February 24th, is a day that is already being written into history books, not just for the shock of war and the loss of life, but also for its far-reaching policy impacts. Vladamir Putin’s apparent calculation that he could rewrite post-Soviet history, bringing Ukraine (and possibly other countries) back within a Russian Empire, with an overpowering force delivering a quick knockout blow, immediately changed the political calculus for all European countries. Foreign- and security policies that had lasted a generation were torn up overnight. Most notably, Germany’s bet that embracing Russia was safer than building a robust military began to sour. The depth of this relationship is underlined by noting that as recently as 4 February this year, former German Chancellor Schröder was nominated to join Gazprom’s board. And for the entire Merkel reign, Germany resisted pressure to increase its military spending quickly to a 2% target. Yet within days of the Ukraine invasion, Chancellor Scholtz announced €100 billion in military spending to rebuild Germany’s military.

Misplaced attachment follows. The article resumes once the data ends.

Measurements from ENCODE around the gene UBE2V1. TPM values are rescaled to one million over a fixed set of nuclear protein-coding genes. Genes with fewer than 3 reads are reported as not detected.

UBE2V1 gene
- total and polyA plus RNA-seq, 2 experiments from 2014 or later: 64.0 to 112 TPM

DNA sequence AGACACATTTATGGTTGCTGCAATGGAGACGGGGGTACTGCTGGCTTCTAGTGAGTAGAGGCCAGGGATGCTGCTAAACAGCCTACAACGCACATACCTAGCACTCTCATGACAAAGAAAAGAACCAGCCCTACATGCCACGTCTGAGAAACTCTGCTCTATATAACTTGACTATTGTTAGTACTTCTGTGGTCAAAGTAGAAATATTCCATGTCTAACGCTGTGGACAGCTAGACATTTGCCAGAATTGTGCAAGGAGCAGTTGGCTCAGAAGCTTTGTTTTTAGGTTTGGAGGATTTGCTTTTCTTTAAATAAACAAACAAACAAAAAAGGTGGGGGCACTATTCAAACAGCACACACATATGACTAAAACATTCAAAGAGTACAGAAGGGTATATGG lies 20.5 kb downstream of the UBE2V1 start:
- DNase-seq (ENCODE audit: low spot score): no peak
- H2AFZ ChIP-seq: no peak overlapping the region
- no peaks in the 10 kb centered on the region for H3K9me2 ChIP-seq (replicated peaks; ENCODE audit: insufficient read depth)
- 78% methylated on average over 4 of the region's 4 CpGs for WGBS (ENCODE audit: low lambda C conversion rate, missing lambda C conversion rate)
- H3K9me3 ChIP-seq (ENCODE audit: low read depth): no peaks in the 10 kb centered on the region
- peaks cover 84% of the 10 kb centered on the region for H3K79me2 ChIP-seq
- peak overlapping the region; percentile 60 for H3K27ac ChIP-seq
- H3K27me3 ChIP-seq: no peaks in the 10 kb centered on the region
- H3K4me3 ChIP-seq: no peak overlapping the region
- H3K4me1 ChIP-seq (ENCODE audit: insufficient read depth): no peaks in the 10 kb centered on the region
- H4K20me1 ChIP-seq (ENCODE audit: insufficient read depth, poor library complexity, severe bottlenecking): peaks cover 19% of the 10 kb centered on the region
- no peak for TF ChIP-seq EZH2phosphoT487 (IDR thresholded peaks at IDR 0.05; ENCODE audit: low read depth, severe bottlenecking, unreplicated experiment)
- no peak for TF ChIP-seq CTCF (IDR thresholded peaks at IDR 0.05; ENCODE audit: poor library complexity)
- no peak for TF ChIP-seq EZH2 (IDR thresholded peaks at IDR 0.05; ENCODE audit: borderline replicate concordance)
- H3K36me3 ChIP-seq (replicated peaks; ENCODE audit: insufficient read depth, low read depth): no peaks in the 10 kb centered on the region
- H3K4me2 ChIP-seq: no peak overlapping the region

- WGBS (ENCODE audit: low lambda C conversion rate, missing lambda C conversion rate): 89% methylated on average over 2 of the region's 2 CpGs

Sweden too, has its debates over foot dragging. Our second MPR story looks at Sweden’s foreign policy via the lens of the annual Statement of Government Policy and subsequent Riksdag debate. Following on from last month’s Folk och Försvar conference, and coinciding with the build-up to the invasion of the Ukraine, but before hostilities commenced, the themes were more about political jockeying, rather than a sober discussion of foreign policy. Traditional issues were covered, such as whether Sweden should be in or out of NATO, and how much more needs to be invested in defence. The NATO question is especially complicated. Over the last two hundred years, Sweden has successfully ridden first its neutral position, and then a more nuanced stance of being out of NATO, while still cooperating closely with it, and its member states. As the incumbent party of government for much of the last century, the Social Democrats therefore own the position of being against NATO membership. And they are not eager to change their minds, at least not in a hurry, even if Russia has now clearly demonstrated its intent and a majority in the Riksdag support NATO membership. Shortly after the Ukraine invasion, the Prime Minister, the Foreign Minister and the Defence Minister held a press conference in which they said that now was not the time to rush a change of position.